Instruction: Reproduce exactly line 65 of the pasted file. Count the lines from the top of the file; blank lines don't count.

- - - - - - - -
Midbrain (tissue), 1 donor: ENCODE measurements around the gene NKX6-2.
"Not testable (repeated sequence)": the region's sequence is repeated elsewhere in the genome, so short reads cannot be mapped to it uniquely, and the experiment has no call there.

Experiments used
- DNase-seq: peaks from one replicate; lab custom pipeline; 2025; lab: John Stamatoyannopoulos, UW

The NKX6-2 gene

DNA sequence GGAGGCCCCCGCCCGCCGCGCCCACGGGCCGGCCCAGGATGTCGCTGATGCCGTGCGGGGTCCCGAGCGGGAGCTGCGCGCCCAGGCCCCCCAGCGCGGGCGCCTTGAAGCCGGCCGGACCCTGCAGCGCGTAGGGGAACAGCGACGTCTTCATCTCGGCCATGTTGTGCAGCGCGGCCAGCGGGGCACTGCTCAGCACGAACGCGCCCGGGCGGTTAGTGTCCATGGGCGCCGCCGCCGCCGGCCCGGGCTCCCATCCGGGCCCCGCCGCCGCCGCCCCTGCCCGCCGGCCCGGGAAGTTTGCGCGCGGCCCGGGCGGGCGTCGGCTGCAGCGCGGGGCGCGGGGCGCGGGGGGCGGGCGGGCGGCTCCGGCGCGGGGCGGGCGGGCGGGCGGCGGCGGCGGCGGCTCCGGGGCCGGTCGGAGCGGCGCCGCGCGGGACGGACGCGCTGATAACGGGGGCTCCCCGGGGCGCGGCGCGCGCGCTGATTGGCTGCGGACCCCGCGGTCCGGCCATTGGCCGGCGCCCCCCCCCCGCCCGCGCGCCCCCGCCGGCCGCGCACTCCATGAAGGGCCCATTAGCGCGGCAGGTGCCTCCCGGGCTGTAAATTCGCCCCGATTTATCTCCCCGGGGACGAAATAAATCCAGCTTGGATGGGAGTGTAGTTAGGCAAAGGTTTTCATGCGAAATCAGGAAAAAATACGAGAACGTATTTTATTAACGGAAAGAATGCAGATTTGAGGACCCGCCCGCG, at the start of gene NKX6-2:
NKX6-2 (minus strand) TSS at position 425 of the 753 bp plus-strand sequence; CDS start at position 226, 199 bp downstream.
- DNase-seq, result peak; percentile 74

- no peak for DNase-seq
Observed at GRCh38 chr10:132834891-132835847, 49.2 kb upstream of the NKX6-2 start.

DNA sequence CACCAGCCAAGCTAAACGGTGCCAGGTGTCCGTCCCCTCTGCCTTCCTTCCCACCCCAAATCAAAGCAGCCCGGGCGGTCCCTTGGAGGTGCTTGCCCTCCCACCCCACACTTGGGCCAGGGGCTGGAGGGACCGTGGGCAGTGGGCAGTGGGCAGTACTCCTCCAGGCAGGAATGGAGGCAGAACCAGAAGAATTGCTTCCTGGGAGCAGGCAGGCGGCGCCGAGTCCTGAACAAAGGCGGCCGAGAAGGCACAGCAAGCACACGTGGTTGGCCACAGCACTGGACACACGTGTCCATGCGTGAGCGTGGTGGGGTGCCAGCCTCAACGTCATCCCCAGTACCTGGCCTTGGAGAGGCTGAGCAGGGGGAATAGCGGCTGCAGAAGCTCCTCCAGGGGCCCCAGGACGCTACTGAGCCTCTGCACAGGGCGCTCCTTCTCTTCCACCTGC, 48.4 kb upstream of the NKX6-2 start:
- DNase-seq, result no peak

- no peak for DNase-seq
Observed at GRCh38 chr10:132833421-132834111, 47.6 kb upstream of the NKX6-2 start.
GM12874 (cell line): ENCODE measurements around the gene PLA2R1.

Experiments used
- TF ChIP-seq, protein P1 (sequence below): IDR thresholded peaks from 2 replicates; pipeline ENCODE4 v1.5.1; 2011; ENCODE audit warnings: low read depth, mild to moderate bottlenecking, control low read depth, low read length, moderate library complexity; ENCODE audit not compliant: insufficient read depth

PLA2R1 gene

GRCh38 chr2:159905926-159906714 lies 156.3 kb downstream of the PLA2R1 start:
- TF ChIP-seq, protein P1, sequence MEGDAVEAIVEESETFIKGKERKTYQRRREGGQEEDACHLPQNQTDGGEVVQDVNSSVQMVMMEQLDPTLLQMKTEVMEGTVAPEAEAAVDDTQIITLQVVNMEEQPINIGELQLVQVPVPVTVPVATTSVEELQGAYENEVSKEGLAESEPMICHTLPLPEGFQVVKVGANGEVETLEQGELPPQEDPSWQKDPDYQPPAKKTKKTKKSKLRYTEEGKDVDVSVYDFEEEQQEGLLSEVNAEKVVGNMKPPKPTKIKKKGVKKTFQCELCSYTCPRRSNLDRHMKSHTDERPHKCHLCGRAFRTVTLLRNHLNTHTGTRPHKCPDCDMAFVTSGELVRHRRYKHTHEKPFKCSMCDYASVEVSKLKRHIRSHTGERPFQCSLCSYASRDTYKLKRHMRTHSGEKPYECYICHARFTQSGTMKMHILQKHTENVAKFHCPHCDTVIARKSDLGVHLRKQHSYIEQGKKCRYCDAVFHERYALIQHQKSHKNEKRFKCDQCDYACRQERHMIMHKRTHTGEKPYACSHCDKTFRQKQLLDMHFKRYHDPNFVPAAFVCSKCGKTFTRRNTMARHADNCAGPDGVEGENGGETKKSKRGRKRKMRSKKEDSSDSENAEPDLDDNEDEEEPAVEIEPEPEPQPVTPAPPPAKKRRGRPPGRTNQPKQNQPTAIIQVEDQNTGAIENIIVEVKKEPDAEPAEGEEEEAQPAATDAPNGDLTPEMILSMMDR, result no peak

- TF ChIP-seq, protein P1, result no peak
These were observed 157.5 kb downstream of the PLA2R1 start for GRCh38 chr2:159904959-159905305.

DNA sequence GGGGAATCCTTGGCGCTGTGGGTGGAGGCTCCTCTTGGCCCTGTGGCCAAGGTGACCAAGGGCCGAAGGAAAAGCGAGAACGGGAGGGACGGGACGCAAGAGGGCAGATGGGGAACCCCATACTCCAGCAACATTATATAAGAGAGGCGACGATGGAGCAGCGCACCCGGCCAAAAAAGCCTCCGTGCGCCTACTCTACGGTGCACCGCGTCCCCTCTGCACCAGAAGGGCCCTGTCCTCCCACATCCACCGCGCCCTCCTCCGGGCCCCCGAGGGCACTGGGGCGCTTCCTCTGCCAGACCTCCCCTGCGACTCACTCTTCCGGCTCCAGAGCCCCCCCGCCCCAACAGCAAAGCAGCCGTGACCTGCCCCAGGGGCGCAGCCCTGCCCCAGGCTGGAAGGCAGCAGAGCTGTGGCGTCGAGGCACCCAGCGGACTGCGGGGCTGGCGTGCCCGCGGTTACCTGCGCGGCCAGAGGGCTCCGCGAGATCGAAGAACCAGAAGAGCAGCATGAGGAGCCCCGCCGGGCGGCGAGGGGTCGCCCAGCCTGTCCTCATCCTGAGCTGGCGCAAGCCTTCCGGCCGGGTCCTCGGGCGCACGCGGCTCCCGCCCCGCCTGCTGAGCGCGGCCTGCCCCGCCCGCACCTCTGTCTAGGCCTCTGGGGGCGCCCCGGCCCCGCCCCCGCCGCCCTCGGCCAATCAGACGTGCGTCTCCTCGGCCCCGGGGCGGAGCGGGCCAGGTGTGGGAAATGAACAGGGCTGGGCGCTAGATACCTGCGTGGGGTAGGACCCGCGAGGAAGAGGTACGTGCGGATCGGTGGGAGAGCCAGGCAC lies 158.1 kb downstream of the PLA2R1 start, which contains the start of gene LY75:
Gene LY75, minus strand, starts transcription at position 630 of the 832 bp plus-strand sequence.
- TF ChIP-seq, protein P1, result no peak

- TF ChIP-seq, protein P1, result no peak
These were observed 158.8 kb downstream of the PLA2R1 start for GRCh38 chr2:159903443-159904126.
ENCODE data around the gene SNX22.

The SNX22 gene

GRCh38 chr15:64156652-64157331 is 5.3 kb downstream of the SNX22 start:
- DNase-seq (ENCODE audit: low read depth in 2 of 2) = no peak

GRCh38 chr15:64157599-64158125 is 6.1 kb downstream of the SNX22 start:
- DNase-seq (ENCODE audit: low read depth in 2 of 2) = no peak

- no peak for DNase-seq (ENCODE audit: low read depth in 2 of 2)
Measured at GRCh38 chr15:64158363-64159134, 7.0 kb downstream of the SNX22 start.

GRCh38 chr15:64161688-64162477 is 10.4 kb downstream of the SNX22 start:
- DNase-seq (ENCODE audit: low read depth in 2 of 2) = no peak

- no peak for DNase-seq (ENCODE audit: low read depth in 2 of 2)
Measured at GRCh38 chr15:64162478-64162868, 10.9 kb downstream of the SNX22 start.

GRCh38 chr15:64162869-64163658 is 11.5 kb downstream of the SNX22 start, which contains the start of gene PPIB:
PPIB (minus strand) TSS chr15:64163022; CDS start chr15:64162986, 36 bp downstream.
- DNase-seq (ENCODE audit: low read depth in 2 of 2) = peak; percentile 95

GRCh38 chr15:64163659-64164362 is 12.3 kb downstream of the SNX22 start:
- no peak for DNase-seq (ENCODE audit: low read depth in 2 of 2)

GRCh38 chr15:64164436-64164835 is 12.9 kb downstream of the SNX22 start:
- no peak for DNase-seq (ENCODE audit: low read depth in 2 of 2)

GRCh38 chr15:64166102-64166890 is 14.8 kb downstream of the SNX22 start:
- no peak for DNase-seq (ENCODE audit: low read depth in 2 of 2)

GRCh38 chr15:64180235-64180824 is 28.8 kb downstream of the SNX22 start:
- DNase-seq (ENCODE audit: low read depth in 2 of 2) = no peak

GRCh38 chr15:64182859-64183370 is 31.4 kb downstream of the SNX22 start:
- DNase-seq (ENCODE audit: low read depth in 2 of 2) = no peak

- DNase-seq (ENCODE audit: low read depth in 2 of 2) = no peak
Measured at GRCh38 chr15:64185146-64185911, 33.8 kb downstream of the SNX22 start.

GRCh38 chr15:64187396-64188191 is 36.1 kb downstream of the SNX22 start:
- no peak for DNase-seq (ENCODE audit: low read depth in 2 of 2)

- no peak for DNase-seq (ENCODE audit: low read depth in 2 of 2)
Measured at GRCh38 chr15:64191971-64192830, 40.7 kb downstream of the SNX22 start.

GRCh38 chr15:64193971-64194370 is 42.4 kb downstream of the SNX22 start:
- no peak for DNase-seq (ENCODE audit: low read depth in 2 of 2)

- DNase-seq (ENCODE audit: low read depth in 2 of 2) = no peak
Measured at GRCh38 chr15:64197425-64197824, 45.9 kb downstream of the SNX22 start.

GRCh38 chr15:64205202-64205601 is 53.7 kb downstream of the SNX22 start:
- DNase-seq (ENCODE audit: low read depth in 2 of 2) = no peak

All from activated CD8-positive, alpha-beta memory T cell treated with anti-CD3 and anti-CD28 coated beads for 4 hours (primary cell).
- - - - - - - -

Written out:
All from activated CD8-positive, alpha-beta memory T cell treated with anti-CD3 and anti-CD28 coated beads for 4 hours (primary cell).